SNP MSP for Na h-Eileanan an Iar, Alasdair Allan, today spoke in the Scottish Parliament during a debate about the UK Shared Prosperity Fund and Levelling Up agenda.
Allan highlighted the significant impact of EU funding on infrastructure in the Western Isles over the years:
“This support has helped to facilitate major infrastructure projects, transport links and new community facilities in the islands, as well as contributing to the establishment of the University of the Highlands and Islands and delivering wider community benefits through numerous training and social inclusion programmes.
“Throughout the entirety of the Western Isles, the loss of financial support from the EU will be sorely felt, unless the UK Government fully commits to allocating at least the same levels of investment needed to replace the loss of EU Structural funds, as well as the funding from schemes such as the LEADER programmes and the Common Agricultural Payments for crofters.”
Due to launch in 2022, the UK Shared Prosperity Fund is the replacement for EU Structural Funds. EU funding was previously distributed by the Scottish Government, but the new UK Internal Market Bill allows the UK Government to allocate funds in devolved areas.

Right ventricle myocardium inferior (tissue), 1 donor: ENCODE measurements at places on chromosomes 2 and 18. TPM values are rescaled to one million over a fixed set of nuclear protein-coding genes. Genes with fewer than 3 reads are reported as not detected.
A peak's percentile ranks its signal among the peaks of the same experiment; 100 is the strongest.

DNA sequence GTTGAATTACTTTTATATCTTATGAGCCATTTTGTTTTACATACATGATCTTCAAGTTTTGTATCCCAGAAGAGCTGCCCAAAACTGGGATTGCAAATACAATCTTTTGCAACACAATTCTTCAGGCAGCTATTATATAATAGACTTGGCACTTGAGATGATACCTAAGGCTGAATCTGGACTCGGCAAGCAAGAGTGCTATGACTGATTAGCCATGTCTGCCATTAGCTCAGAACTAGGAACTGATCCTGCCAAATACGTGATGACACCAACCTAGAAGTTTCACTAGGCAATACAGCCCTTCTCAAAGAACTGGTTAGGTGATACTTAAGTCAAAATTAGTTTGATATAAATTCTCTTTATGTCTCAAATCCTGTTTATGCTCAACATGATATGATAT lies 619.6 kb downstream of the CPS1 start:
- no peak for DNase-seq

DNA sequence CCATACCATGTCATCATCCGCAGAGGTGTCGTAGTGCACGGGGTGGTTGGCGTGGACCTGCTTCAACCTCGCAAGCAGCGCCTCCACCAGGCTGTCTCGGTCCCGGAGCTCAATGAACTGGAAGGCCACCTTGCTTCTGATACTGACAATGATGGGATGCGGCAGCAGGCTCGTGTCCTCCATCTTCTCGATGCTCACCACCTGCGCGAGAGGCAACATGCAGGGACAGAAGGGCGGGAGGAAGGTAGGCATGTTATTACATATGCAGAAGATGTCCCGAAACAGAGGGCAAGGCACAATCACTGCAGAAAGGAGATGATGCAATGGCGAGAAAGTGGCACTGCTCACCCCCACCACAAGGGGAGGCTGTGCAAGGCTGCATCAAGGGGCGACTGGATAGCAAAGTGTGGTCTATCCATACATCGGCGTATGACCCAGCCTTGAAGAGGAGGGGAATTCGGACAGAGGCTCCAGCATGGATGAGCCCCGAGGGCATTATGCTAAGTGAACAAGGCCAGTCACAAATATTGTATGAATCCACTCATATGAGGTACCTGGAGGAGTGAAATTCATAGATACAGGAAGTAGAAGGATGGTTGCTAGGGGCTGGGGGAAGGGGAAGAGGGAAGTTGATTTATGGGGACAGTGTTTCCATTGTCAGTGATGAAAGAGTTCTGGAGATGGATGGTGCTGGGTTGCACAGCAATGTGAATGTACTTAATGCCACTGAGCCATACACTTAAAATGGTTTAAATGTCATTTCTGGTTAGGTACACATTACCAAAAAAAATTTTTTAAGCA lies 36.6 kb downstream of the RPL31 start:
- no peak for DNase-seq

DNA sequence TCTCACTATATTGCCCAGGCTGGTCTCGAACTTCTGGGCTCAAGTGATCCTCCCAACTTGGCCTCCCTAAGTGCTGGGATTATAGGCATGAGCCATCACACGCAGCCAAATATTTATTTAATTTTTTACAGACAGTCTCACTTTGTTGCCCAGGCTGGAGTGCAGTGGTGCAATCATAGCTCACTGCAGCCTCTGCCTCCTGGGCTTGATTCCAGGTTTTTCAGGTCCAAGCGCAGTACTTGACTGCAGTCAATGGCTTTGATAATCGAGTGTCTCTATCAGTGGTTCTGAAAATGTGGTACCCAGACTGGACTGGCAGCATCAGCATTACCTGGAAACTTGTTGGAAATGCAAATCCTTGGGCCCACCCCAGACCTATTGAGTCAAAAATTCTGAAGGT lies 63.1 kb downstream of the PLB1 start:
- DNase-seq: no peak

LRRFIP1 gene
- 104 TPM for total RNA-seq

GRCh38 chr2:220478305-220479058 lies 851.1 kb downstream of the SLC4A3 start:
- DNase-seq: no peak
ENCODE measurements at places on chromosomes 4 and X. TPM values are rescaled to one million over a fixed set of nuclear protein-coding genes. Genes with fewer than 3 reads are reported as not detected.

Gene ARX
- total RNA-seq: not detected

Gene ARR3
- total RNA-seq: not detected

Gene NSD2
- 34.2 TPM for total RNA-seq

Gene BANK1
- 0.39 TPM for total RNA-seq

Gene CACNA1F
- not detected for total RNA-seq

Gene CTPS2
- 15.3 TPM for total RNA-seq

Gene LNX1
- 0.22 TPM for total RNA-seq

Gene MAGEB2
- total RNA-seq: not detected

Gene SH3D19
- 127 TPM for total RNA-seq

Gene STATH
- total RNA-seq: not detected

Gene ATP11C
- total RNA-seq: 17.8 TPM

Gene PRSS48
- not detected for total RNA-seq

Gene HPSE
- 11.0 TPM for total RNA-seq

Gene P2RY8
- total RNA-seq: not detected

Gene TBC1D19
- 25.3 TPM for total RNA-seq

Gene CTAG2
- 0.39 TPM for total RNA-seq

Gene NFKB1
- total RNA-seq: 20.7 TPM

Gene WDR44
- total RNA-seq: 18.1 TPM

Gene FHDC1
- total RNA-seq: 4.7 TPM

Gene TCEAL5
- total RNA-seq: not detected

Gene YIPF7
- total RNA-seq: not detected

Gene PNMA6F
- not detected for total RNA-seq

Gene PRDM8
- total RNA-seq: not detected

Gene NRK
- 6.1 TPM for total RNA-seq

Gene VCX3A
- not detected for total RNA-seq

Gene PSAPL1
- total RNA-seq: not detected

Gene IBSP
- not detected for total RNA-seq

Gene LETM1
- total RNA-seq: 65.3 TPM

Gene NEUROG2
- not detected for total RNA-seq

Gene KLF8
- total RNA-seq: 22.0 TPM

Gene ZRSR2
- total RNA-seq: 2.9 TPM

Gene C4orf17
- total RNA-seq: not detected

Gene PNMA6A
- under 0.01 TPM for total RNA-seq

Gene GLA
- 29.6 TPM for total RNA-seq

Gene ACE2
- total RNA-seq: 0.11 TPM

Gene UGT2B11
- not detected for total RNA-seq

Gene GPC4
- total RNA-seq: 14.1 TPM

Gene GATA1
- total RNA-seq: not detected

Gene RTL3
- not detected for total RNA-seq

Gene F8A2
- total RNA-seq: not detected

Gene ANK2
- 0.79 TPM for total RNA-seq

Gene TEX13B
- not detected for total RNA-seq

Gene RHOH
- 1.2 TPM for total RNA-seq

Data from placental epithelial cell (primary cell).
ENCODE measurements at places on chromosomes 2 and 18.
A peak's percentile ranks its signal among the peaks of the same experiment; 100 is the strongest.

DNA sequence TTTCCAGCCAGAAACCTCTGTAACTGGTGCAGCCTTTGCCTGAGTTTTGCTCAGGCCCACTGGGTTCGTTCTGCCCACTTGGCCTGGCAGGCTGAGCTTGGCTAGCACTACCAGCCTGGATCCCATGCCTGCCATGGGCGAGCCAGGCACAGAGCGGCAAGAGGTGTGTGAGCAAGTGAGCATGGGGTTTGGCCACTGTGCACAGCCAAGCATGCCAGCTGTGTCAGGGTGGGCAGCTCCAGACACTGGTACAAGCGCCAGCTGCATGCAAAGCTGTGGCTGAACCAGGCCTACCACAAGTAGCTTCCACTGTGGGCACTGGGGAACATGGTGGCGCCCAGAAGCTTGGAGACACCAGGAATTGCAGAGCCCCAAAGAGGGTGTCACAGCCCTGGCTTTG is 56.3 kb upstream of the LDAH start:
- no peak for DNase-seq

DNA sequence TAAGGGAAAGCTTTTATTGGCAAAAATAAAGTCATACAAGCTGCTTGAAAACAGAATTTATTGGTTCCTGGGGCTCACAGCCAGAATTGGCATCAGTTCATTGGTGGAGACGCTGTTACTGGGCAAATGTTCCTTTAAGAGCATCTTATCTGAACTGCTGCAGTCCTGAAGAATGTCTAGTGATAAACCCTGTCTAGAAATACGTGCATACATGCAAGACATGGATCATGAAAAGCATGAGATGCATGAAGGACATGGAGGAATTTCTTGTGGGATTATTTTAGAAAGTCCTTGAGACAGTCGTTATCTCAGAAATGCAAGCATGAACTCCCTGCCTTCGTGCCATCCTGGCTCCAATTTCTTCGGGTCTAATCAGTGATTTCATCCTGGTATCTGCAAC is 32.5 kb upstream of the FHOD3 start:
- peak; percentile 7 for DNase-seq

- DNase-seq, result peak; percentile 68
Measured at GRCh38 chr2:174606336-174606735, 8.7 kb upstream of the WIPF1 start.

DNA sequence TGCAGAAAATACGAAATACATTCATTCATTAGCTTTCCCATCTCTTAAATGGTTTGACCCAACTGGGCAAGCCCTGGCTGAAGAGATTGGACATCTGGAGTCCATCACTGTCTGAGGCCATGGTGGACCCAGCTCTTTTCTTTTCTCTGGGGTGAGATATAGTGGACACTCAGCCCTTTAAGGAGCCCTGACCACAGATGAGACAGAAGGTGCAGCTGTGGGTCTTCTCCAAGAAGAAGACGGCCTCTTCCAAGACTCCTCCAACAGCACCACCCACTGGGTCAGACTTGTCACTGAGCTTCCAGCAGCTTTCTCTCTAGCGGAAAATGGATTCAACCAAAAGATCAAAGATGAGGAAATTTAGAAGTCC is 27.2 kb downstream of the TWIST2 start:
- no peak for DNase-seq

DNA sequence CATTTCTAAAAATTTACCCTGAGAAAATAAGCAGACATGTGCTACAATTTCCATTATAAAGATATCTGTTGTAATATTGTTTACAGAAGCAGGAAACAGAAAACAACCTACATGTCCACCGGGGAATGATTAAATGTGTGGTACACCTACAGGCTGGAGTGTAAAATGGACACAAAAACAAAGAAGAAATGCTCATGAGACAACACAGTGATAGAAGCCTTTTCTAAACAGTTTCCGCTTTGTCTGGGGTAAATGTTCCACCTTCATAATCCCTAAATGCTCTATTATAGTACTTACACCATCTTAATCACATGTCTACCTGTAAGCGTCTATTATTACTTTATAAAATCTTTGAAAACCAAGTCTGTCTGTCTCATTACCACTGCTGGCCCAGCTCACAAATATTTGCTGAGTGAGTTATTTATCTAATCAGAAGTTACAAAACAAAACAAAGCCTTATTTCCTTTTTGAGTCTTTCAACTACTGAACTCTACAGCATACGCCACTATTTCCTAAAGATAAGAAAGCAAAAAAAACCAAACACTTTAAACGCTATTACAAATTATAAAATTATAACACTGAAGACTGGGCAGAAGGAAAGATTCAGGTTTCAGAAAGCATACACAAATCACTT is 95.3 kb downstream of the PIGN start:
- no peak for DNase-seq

The Scottish Government have said that spending decisions for Scotland being made based on a UK Government agenda simply adds to the complexity of the funding landscape, creating a confused and incoherent policy framework as well as financial inefficiencies.
In his speech today, Allan also raised concerns over the way in which the UK Government has approached the development of these new funding schemes and the constitutional implications of this:
“The UK Government’s Spending Review plans for Levelling Up and the UK Shared Prosperity Fund are, in their operation, an infringement on the sovereignty of the Scottish Parliament, and do not come close to matching, in real terms, the significant EU funding revenue from which Scotland has benefited for over 40 years. If the UK Government continues to attempt to impose its own agenda and undermine the devolution settlement, this raises unavoidable constitutional issues.”